6. There’s a huge problem with lrt?’s argument. The first is that the calculation of the actual, total burden is massively complex – the same 777 purchase that causes local sales tax revenue also increases local income. We are not in a vacuum here.

        The fact is, if you wanted to take the discussion that far, you’d also have to consider exactly what transportation does for our income levels. In less than the 25 years before Sound Move taxes could be rolled back in the event of a loss, ST2 *would produce more economic benefit than it cost*. For users of the system, it’s almost immediate – a few months of commuting by Link and you save more than your entire contribution to the cost. And every time someone’s money doesn’t go to oil from somewhere else, they’re more likely to spend locally, meaning dollars for local pockets.

        So, no, lrt?’s comment isn’t sound. He isn’t interested in cost-benefit analysis. If he was, he’d have gone here a long time ago, instead of trolling with simplistic arguments:

  5. With $700 Billion in the news every minute, I think most taxpayers look at a $20 billion project as chump change.

    The playing field has changed significantly. It’s not a matter of ‘how much’ anymore. It comes down to ‘what’ and ‘why’.

    The No camp can scream about the cost all they want, but the voters won’t hear them.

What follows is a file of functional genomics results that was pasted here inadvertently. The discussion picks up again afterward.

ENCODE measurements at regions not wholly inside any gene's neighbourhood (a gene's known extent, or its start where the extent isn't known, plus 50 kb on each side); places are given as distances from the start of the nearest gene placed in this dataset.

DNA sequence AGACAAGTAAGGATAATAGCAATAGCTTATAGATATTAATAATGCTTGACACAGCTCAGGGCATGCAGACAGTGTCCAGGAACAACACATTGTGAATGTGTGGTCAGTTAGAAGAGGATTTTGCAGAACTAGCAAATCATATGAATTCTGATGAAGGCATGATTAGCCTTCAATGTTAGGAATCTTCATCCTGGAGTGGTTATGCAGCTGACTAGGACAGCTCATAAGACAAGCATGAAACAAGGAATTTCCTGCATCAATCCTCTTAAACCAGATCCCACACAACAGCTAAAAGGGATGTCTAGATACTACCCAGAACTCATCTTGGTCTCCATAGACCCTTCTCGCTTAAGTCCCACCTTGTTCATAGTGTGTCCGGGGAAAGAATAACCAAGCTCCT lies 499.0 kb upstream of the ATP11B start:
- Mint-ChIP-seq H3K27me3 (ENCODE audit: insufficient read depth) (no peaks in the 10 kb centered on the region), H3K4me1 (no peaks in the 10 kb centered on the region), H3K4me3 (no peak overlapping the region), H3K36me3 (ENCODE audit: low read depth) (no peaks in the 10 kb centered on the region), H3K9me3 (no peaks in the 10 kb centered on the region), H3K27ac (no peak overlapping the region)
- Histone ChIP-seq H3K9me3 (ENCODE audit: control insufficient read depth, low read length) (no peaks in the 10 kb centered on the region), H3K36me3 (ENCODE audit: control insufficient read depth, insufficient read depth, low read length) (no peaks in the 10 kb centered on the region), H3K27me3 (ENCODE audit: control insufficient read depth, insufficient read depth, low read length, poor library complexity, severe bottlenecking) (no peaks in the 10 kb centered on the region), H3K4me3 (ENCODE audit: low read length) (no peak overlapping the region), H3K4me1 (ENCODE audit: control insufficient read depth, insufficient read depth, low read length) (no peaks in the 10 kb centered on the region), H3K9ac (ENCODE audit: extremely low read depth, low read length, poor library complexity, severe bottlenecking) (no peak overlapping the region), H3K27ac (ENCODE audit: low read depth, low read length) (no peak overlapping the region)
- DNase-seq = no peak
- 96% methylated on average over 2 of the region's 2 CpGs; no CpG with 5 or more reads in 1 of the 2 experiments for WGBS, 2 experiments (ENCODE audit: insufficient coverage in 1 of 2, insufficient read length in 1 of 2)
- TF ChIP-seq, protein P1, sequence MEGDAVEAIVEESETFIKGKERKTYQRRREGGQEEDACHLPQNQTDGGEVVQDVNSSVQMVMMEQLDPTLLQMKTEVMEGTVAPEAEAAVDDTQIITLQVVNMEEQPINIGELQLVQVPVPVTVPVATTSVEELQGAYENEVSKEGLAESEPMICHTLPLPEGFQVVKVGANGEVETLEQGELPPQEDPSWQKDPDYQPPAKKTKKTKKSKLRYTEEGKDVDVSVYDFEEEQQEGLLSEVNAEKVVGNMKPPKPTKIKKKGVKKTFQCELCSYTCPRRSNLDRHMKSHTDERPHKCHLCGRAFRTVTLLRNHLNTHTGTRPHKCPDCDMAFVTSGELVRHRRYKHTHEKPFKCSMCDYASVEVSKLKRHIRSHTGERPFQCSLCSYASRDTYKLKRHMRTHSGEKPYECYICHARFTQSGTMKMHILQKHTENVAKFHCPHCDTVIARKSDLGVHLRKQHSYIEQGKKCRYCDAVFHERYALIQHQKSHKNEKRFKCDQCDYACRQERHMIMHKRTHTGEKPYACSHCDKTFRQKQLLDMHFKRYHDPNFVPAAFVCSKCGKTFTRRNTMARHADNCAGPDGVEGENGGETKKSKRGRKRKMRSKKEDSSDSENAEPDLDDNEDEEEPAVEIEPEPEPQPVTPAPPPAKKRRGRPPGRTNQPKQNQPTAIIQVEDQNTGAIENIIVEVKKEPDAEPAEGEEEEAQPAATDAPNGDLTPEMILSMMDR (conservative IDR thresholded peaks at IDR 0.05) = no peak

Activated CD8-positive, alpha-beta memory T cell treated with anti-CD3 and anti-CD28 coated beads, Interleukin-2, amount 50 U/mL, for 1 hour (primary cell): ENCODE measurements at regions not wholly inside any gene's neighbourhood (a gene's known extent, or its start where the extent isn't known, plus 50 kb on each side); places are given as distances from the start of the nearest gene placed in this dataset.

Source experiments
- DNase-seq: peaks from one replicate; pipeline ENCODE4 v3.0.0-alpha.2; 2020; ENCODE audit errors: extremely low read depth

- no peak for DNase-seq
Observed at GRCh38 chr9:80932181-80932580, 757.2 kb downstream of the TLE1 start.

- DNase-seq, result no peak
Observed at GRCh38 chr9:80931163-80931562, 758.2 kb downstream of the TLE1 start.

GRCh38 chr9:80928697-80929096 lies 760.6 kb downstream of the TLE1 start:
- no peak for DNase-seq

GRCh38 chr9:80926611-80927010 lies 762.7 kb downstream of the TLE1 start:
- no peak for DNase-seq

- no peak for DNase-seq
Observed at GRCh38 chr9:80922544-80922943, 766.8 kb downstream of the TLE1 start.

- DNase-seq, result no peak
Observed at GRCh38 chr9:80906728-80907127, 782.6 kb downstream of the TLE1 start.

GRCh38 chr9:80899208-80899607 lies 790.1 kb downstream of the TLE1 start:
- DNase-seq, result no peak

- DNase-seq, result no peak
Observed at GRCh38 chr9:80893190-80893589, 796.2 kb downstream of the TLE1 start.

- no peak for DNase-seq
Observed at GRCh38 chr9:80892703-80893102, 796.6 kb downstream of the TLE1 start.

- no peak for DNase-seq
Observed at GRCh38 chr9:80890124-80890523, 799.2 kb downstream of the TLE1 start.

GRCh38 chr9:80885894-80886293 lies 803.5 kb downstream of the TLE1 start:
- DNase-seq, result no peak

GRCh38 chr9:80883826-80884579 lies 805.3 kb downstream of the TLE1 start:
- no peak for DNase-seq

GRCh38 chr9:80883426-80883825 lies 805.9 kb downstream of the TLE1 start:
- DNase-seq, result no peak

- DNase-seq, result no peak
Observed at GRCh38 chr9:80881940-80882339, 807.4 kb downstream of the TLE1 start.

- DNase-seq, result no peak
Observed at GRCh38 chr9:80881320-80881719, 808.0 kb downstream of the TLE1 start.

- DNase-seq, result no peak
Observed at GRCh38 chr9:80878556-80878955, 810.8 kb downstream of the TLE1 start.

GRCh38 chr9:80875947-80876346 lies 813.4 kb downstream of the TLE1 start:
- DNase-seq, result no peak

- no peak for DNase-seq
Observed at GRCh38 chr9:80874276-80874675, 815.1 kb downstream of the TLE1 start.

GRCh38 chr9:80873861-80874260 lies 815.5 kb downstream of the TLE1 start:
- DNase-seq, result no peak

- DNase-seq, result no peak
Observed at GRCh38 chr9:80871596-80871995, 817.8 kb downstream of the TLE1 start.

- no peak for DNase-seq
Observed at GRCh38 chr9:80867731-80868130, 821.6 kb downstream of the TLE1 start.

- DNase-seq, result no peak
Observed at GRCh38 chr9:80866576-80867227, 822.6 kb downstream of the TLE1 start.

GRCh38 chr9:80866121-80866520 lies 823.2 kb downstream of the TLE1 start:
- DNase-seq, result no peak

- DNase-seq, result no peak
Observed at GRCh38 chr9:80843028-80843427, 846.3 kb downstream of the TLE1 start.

Only the wonks care about cost at this point.

    1. It’s true, though I think most people who are for transit are already going to vote yes by default. The arguments about $69 / year and the tax rollback are simply the campaign trying to define the message before the “No” campaign runs radio or TV ads that say something negative about the cost.

      I do think that the more exciting part of the plan is where it goes, how it’s quicker & cheaper than last year’s proposal, and has awesome short-term bus service improvement — not the price.

  6. If we wanna win, we gotta say it loud, say it proud, and most of all, say it over and over again:

    “$69 a year….$69 a year…$69 a year…”

    I would just hate to see this Prop get “monorailed.”


  7. lrt?, I’m unthreading that conversation.

    $69 dollars per year is not a lie. $69 dollars per year is the cost of Proposition’s 1 0.5% sales tax increase.

    If you want to talk about the over-all cost of the system (Sound Move, FTA grants, WADOT partnerships, Metro partnerships, CT partnerships, Pierce parnerships) and then how that affects the average person, then you’re talking about something different. Sound Move is a done deal. It’s not relevant to Prop. 1 until 25+ years from now when it won’t rollback as planned. The rest of the items you’re talking about? Listen, the FTA, WSDOT, Metro, CT, and Pierce funding would probably be the exact same if ST was never created. It’s better that the money go to something that benefits our region than transit projects in Atlanta or highway projects in Spokane or bus systems that are no wear near as integrated as they are today.

    So, the “yes” campaign and Sound Transit aren’t being misleading at all. Prop. 1 costs $69 / year to the average person. Income taxes will be the same, the gas tax will be the same, local bus taxes will be the same, and Sound Move taxes will be the same (for 25+ years) whether or not Prop. 1 passes.

    1. Thanks for the info John. Could you give us more details on what really will happen if Prop 1 fails?
      I’ve always been told that Sound Move taxes would be rolled back, after all the bonds were paid back, to only pay for continued operations.
      But this won’t happen for 25+ years from now, making Sound Move’s 10 year plan at least a 38+ year plan until the taxes can be scaled back. That’s a long time to collect 4/10 sales and 3/10 MVET for 13 miles of track to the airport, Sounder, and 20 bus routes.